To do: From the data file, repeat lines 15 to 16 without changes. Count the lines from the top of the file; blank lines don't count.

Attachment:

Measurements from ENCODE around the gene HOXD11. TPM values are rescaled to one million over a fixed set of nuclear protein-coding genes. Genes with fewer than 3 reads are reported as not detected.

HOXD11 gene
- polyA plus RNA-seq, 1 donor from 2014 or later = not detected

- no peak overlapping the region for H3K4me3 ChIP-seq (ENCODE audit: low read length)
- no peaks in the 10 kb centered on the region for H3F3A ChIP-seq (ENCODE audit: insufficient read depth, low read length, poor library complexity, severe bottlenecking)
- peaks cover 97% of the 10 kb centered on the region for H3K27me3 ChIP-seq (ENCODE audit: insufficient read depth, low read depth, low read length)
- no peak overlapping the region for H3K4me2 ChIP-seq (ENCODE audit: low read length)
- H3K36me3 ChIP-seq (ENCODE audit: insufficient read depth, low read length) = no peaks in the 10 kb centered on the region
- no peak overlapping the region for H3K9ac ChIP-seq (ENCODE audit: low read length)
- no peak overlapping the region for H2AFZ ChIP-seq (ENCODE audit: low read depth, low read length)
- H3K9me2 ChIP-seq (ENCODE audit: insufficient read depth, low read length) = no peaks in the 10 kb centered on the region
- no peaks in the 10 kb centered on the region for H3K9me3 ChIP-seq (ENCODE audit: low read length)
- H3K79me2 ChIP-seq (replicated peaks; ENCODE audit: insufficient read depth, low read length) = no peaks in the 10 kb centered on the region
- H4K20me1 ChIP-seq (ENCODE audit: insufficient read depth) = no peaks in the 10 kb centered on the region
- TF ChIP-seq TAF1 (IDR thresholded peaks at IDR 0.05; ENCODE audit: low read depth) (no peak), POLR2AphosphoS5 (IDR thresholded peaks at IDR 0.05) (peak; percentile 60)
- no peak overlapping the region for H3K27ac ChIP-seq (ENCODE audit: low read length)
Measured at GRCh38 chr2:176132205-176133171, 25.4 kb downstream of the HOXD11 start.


- TF ChIP-seq TAF1 (IDR thresholded peaks at IDR 0.05; ENCODE audit: low read depth) (no peak), POLR2AphosphoS5 (IDR thresholded peaks at IDR 0.05) (peak; percentile 60)
- no peak overlapping the region for H3K27ac ChIP-seq (ENCODE audit: low read length)